I know most parents of boys utter similar words at some time during their tenure as a parent; it’s practically inevitable… or at least it seems inevitable if you have a boy—especially if you have more than one boy!
Each of my boys has had some incident requiring stitches and some kind of break (except for Charlie who hasn’t reached “break” age yet – since he’s only 5!*) Cole broke his arm and split his chin open (separate incidents), A.J. broke his arm and split his chin open (separate incidents), and Avi split his forehead open years ago and finally – just this fall – joined the “club” of having broken his arm! In nearly every case it’s been a sports-related injury involving playground equipment or a bicycle—like I said, almost inevitable!
However, when you have children who have been lead-poisoned, events like a broken arm take on an added dimension and seem oddly different. Unlike his brothers, Avi didn’t break his arm on the playground or falling off his bike—he fell off his feet onto the pavement, because he was having an “OCD moment” and running excitedly/wildly (to the game store around the corner from our house), not paying any attention to his body or his surroundings!
We had just returned from a trip to California—where he had a blast swimming in the waves and riding his new boogie board. Many lead-poisoned children like Avi suffer from OCD as an impact of their lead-exposure. While OCD is painful and destructive at times (think about the times you can’t get them away from their video games) OCD can actually at times be a “good” thing—if you find something constructive and healthy the child likes to do…when an OCD child finds a thing they like to do, they will pretty much do it forever—until you drag them kicking and screaming away from it. This is how it was when Avi discovered boogie boarding…he didn’t want to ever stop (he was in the water continuously for hours!); luckily it was a warm day and there were plenty of other children around (as well as lifeguards and a safe environment)—he had a marvelous time!
In returning to Oregon from California, Avi was “amped up”—he was hyper-focused on sharing his experience boogie-boarding, while also exhibiting some high-strung anxiety which manifested in an OCD interest in getting back to his old patterns…including going to the game store. As a result of his level of excitement/excitation coming home (something that was beyond the realm of how a normal/ non-lead-poisoned child would have acted upon returning home from a trip) he ran at break-neck (“break-arm”?) speed to the game store, tripped and fell—and broke his arm!
When I say “adding Injury to Insult” what I am getting at is that in this case his lead-poisoning-influenced behavior patterns seem to have been the primary factor in this unusual/seemingly avoidable injury. To some it may seem like a stretch, but to me it was obvious: had he not been so hyper and excited because he was obsessing on things coming home, he would not have been running down the sidewalk with such reckless abandon, he may have had a better sense of his body moving through space—and he would not likely have tripped and “crashed” so violently to the ground, breaking his arm!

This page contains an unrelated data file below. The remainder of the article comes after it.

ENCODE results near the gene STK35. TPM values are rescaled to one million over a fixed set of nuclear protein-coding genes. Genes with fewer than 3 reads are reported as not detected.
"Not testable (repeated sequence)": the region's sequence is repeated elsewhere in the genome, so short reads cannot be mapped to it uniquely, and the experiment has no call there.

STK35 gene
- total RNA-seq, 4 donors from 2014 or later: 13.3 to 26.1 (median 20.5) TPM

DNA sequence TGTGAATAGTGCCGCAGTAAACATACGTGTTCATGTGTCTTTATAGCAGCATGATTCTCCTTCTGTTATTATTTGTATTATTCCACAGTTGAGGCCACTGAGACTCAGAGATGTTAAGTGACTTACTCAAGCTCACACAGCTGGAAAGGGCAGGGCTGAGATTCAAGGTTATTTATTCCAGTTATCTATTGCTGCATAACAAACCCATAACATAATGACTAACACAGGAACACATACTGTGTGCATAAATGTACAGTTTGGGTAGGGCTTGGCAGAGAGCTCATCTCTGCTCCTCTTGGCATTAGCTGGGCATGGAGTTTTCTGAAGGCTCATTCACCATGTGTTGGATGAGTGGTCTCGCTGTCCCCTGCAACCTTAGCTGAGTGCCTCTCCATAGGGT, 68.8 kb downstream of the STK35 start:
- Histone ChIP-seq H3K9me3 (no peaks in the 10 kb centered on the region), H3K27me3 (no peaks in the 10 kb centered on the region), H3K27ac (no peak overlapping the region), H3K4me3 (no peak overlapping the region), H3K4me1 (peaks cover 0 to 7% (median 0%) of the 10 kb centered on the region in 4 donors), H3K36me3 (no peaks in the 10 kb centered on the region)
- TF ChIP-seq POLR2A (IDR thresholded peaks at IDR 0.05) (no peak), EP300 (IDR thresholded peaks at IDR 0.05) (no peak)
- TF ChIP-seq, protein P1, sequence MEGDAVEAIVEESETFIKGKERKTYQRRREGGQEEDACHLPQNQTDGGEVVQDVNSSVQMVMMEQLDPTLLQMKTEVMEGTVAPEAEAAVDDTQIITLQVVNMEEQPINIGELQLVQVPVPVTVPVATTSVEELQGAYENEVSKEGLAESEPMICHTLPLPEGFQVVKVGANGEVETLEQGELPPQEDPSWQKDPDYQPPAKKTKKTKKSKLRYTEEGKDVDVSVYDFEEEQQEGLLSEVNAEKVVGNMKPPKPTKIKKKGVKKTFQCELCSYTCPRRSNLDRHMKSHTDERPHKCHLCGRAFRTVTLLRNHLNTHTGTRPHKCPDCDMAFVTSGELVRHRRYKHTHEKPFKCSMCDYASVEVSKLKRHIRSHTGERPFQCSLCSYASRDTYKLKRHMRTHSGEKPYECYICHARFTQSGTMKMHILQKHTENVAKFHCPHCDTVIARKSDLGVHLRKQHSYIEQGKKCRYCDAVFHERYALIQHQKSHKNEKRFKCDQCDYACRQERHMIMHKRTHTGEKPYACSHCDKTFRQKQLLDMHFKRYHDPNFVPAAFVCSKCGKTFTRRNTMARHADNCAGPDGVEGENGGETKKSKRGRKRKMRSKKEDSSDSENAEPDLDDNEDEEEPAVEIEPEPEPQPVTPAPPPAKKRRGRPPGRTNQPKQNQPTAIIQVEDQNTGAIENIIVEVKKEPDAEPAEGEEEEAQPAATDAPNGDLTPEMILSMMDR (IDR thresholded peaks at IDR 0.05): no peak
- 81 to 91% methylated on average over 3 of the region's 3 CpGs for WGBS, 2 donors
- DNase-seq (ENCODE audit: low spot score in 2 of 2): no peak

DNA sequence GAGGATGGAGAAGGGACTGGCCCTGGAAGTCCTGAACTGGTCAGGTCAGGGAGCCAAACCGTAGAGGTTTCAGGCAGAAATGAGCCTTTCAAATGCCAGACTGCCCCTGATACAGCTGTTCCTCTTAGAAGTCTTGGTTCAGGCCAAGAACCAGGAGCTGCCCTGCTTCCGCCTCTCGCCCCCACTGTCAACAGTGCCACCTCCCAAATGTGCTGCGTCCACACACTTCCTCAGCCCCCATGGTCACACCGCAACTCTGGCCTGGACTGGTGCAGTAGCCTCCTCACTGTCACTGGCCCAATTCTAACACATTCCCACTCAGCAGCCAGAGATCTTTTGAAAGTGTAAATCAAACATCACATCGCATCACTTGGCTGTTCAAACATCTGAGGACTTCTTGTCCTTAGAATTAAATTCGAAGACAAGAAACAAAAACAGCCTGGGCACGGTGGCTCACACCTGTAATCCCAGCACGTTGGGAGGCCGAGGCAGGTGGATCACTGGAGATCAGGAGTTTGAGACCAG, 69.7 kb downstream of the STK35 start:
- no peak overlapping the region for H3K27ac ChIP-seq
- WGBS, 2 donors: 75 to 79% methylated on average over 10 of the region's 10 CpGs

Events like this are never considered in tabulating the cost (direct or indirect) of childhood lead poisoning. In this case, it was not just the cost of the break and the cost of my lost time at work (waiting at the hospital, getting casts replaced, managing his OCD over how the cast was feeling on his arm because of his SPD [Sensory Processing Disorder]) – but the impact of the incident on Avi—how these types of incidents can shape children’s choices and color their self-perception and view of their environment and life.
When dealing with a lead-poisoned child, so many “incidents” can often linked in some-way to their lead-exposure. The lead-poisoning becomes a permanent factor in that child’s life, in many cases, something to be managed, considered and dealt with in every choice in that child’s life. For these children, if you make a choice without taking into account the potential implications as a result of the child’s lead-poisoning, you generally regret it.
While parents of a singleton child might have more questions/doubts about such linked behavior and incidents, I have my own “control group” with my four kids, book-ends of a sort – the oldest and youngest did not have the acute lead-exposure and the two middle ones did.
In our family, the impacts seem quite clear.
*UPDATE: Since I wrote this, Charlie had his very own first dramatic fall requiring stitches (a single stitch to be precise) when he slipped off a log and landed face-first onto a jagged rock (OUCH!); oy—I’m fantasizing about dressing them in full body armor before letting them leave the house right about now!
November 3, 2013